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Claims about environmental impact, health effects and taste of food products are restricted in the EU. The purpose of this paper is to quantify how much such claims would…
Claims about environmental impact, health effects and taste of food products are restricted in the EU. The purpose of this paper is to quantify how much such claims would change the willingness to pay (WTP) for organic products in Croatia.
For estimating the WTP under different claims the authors used an experimental auction. Participants (258) bid for real food products (organic and conventional tomatoes and apples) and are endowed with cash at a location where they usually go shopping.
For the sample the authors find that consumers are willing to pay on average a premium of 42 percent for organic apples and 59 percent for organic tomatoes. On top of that, WTP increases between 16-20 percent for environmental claims and 12 percent for health claims. Taste-related claims are not significant.
Sellers and producers of organic food can benefit from adding claims to organic labels. To protect consumers from manipulation, regulators are well advised to be cautions when allowing claims about credence attributes of food.
The authors quantify the influence of claims about organic products on the WTP by using experimental auctions which are particularly suitable to investigate effects which cannot be observed on the market.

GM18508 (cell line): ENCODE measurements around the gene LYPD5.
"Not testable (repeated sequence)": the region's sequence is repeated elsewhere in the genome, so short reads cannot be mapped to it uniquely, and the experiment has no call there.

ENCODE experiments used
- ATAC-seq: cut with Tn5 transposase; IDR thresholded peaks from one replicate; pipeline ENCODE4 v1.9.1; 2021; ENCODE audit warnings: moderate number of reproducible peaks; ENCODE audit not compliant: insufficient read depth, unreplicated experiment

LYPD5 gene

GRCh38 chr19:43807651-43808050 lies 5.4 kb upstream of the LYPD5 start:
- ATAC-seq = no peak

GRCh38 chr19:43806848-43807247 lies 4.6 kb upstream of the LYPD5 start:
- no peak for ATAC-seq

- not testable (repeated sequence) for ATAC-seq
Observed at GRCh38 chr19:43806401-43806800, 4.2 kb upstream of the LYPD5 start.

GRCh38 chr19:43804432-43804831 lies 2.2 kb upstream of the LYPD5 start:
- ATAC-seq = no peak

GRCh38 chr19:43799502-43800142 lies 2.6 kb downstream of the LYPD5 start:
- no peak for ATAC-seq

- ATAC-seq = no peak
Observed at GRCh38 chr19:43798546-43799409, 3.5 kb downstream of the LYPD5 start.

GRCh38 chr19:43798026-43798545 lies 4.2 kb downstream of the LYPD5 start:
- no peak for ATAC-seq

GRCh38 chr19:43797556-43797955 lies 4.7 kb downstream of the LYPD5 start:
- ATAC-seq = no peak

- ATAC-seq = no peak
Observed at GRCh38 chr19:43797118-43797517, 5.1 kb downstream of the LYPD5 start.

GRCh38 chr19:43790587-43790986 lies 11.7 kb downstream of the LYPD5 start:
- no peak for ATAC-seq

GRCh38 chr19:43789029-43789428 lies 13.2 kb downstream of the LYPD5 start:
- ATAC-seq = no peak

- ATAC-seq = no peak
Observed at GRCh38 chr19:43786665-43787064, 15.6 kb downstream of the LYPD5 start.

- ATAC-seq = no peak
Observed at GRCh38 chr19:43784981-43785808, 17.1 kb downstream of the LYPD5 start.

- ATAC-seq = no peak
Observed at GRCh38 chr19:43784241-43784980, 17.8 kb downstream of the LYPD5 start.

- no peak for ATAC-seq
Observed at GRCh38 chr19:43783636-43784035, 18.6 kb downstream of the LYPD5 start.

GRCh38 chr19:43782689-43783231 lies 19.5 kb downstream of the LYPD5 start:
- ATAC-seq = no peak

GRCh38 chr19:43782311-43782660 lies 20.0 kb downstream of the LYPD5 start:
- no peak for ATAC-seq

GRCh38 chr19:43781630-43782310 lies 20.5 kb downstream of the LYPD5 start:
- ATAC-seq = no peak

The purpose of this paper is to evaluate consumers’ willingness to pay (WTP) for composite flour bread produced with a blend of 15-40 per cent cassava flour blended with…
The purpose of this paper is to evaluate consumers’ willingness to pay (WTP) for composite flour bread produced with a blend of 15-40 per cent cassava flour blended with wheat flour in Ghana.
The analysis is based on interviews with 350 consumers in the Ashanti and Eastern Regions of Ghana to assess their awareness, perceptions and WTP for cassava-wheat composite bread. From these consumer interviews, a hedonic regression model was applied to evaluate consumers’ WTP for various attributes of composite flour bread. Price-related and health-related perceptions of consumers on cassava-wheat composite bread were investigated with perception indices. Multi-attribute preference-based contingent ratings that rate product attributes in terms of importance to consumers was employed. The implicit prices of the product attributes representing the contribution of the product attributes to the WTP amount were also computed.
The paper finds that consumers who are aware of cassava-blended flour bread and who like its taste and texture are willing to pay more than consumers who are unaware. This leads to a policy recommendation advocating increased advertising of the economic and nutritional benefits of cassava-wheat blended composite flour bread.
Future studies should explore the choice experiments to examine preferences for the food product.
This paper evaluates consumers’ WTP for composite flour bread produced with a blend of 15-40 per cent cassava flour and wheat flour. Given widespread reliance on imported wheat flour and the simultaneously large volumes of locally available cassava, it is important to consider opportunities for import substitution (and possible cost reduction for consumers) of blended flour products such as cassava-wheat composite flours. Nigeria has imposed a 10 per cent blending requirement for this reason. Ghana has taken important measures recently for the development of high-quality cassava flour, and so research on its potential and actual uptake is welcomed and highly relevant to food security and agribusiness development.